However, after I had finished the book I was horrified to find that what stuck in my head the most were the overly explicit rape and murder scenes. I am certainly not squeamish and usually not bothered by violence in literature or film. But after reading the book I realized that the explicitness was there for shock value and did not serve any other purpose. And I was outright angry that these images remained so much clearer in my memory than those of having "witnessed" the building of a cathedral across centuries.

I haven't bothered with the sequels because this is not something I want out of books. ( )
  SpookyFM | Jan 18, 2021 |
Showing 1-5 of 601 (next | show all)
Great literature? Of course not. To begin with, the plot relies far too heavily on coincidence, and the characters tend to be chiseled into predictability. The writing depends heavily on dialogue - and although it's well-done dialogue, it's the stuff of escapism, not of the ages. But so what? It's a long, rich and rewarding story, full of glory and violence told in the tradition of medieval troubadors. Few among us could turn away from a tale that begins: ''The small boys came early to the hanging.''
added by Shortride | editSt. Louis Post-Dispatch, Harry Levins (pay site) (Sep 3, 1989)
 
A novel of majesty and power.
added by Shortride | editChicago Sun-Times, Algis Budrys (pay site) (Aug 20, 1989)
 

» Add other authors (32 possible)

Author nameRoleType of authorWork?Status
Ken Follettprimary authorall editionscalculated
Conrad, Gabrielesecondary authorsome editionsconfirmed
Grant, Richard E.Narratorsecondary authorsome editionsconfirmed
Kiel, AchimIllustratorsecondary authorsome editionsconfirmed
Lee, JohnNarratorsecondary authorsome editionsconfirmed
Lohmeyer, TillÜbersetzersecondary authorsome editionsconfirmed
Lundborg, GunillaTranslatorsecondary authorsome editionsconfirmed
Piggott-Smith, TimNarratorsecondary authorsome editionsconfirmed
Przygodda, ThomasIllustratorsecondary authorsome editionsconfirmed
Röhr-Rouendaal, PetraIllustratorsecondary authorsome editionsconfirmed
Rosenthal, JeanTranslatorsecondary authorsome editionsconfirmed
Rost, Christelsecondary authorsome editionsconfirmed
Vázquez, RosalíaTranslatorsecondary authorsome editionsconfirmed

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Epigraph
Le nuit du 25 novembre 1120, le Vaisseau blanc appareilla à destination de l'Angleterre et sombra corps et biens au large de Barfleur: il n'y eut qu'un survivant... Le vaisseau représentait le dernier cri en matière de transport maritime et il était muni des plus récents perfectionnements connus de la construction navale d'alors... Si l'on a beaucoup parlé de ce naufrage, c'est en raison du grand nombre de personnalités qui se trouvaient à bord; outre le fils du roi, héritier présomptif du trône, il y avait deux bâtards de sang royal, plusieurs comtes et barons et presque toute la maison du roi... Cela eut pour conséquence historique de laisser Henry sans héritier... Cela provoqua la guerre de succession et la période d'anarchie qui suivit la mort d'Henry.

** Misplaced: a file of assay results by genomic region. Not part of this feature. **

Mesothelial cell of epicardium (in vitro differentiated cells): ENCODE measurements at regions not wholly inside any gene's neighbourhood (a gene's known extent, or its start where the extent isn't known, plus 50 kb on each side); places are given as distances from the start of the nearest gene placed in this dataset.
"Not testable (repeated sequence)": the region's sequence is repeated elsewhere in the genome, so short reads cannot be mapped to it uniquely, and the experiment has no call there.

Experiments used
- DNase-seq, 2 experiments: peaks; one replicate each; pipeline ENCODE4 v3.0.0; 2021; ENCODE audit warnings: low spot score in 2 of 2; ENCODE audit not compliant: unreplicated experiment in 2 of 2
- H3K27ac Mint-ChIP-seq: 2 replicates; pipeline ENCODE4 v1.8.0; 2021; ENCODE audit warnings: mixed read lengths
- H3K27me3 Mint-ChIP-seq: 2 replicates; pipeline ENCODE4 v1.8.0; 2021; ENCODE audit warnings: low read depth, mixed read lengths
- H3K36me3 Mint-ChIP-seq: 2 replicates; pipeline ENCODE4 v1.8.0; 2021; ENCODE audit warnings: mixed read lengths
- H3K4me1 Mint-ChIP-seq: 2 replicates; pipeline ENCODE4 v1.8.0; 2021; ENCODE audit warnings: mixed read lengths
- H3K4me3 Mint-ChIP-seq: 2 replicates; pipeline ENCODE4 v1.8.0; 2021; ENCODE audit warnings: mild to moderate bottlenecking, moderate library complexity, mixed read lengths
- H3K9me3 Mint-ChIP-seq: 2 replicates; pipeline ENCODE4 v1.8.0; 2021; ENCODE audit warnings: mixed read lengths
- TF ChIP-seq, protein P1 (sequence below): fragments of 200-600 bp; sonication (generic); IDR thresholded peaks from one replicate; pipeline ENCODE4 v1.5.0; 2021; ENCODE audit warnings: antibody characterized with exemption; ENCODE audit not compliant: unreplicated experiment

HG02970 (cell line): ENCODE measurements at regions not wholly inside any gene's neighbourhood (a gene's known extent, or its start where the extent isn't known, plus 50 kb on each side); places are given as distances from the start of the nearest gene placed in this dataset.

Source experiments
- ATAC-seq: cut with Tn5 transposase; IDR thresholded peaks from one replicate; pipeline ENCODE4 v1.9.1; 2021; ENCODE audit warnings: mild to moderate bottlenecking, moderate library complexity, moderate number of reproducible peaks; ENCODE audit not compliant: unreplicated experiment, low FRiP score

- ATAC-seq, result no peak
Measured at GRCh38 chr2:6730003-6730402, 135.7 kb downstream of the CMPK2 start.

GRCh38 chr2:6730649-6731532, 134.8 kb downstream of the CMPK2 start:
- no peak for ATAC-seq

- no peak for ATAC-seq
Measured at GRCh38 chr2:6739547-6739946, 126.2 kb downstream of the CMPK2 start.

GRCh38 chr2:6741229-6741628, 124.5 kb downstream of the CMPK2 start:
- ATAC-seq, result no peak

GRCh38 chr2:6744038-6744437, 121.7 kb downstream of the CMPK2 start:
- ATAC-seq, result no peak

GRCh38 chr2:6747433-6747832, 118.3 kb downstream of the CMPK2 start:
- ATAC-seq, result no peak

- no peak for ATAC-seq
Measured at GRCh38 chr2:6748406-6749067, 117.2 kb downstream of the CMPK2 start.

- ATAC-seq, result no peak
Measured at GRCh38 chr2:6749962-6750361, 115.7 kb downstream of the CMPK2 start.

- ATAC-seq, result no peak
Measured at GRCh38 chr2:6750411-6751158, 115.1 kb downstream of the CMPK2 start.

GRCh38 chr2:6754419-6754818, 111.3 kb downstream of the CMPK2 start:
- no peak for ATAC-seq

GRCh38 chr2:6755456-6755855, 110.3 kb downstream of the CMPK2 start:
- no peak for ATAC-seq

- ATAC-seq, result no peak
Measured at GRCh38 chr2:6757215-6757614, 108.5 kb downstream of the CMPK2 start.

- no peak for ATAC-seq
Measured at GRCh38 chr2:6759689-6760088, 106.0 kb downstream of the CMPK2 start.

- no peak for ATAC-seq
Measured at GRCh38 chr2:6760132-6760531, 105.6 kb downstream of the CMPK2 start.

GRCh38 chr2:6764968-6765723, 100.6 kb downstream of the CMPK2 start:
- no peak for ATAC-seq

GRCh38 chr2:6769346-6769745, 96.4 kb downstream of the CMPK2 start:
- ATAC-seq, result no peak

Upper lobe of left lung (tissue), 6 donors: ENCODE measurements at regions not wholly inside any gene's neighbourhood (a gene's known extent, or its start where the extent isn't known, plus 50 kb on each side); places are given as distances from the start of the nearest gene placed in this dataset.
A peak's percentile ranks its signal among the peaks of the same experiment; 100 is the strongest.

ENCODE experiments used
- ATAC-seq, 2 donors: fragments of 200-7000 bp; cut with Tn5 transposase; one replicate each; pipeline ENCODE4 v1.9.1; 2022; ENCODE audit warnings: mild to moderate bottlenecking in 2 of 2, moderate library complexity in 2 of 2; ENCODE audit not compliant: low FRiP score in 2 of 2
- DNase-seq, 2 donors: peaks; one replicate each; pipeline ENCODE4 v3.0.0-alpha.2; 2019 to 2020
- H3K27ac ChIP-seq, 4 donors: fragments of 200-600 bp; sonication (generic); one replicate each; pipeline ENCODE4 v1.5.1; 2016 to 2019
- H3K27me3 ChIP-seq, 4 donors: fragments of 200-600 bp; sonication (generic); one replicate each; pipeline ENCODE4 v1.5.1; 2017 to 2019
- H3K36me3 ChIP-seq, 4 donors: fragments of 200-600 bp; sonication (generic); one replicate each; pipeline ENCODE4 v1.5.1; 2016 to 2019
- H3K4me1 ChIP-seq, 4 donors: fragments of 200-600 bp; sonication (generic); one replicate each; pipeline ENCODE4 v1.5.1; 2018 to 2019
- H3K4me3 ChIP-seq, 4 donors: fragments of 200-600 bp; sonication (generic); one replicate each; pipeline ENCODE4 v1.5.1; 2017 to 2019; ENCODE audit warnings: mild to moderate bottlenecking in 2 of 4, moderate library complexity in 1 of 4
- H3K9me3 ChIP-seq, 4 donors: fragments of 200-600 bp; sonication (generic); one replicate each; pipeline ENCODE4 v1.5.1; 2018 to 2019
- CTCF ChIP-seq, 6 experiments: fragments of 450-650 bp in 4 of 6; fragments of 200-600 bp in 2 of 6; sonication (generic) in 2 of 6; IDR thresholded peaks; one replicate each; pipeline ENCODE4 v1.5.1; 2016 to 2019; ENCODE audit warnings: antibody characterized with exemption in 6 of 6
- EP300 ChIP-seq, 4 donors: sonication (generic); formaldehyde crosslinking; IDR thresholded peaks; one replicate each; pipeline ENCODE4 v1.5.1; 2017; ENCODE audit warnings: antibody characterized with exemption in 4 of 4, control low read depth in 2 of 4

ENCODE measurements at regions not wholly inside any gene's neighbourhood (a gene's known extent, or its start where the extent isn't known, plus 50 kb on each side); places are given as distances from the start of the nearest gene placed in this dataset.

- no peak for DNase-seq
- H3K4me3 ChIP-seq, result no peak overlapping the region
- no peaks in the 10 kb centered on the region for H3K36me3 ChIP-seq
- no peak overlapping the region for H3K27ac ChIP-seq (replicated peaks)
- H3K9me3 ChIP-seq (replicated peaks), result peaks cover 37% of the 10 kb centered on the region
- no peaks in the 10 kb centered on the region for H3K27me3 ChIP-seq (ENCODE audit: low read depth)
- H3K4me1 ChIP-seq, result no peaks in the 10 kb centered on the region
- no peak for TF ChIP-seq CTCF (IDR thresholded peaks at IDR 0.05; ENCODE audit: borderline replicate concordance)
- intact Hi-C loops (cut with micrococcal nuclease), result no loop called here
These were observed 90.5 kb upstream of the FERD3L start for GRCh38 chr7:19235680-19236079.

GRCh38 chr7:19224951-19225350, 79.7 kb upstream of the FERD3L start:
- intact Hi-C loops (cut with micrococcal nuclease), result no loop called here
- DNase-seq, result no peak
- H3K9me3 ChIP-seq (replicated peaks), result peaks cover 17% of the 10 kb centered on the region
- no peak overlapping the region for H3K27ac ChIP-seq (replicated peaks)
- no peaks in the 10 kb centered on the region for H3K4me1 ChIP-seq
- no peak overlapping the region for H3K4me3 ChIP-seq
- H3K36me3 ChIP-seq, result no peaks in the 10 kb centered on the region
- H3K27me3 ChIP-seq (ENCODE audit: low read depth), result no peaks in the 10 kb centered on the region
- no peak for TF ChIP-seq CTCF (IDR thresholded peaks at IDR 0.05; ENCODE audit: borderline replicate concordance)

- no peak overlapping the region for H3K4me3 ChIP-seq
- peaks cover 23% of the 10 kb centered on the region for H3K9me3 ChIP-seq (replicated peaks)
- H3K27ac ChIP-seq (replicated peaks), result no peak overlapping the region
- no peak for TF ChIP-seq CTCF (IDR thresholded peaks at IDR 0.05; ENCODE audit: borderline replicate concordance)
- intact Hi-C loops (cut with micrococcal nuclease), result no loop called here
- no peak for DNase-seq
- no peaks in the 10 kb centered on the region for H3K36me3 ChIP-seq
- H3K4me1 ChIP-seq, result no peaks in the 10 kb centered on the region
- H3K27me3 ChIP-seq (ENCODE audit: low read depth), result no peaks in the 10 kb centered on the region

A. L. Poole
From Doomsday Book to Magna Carta
On the night of 25 November 1120 the White Ship set out for England and foundered off Barfleur with all hands save one. ... The vessel was the latest thing in marine transport, fitted with all the devices known to the shipbuilder of the time. ... The notoriety of this wreck is due to the very large number of distinguished persons on board; beside the king's son and heir, there were two royal bastards, several earls and barons, and most of the royal household ... its historical significance is that it left Henry without an obvious heir ... its ultimate result was the disputed succession and the period of anarchy which followed Henry's death.
-A. L. Poole,
From Doomsday Book to Magna Carta
Dedication
To Marie-Claire,
the apple of my eye
First words
Preface
The small boys came early to the hanging.
Chapter 1
In a broad valley, at the foot of a sloping hillside, beside a clear bubbling stream, Tom was building a house.
Quotations
The baby cried, and the sound tugged at his heartstrings like a well-loved hymn. p.89
All birds and men are sure to die, But songs last forever.
Last words
(Click to show. Warning: May contain spoilers.)
Disambiguation notice
Norwegian translation is split into two parts: Stormenes tid I
sverdet og korset AND Stormenes tid II katedralen
Please do not combine an abridged audio with the complete work. Thank you.
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Wikipedia in English (1)

Adventure saga of 12th century England, from a stone mason whose dream is to build a glorious cathedral to a man of God in a web of dangerous political intrigue.

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Book description
From Publishers Weekly
Set in 12th-century England, the narrative concerns the building of a cathedral in the fictional town of Kingsbridge. The ambitions of three men merge, conflict and collide through 40 years of social and political upheaval as internal church politics affect the progress of the cathedral and the fortunes of the protagonists. "Follett has written a novel that entertains, instructs and satisfies on a grand scale," judged PW.
Copyright 1990 Reed Business Information, Inc.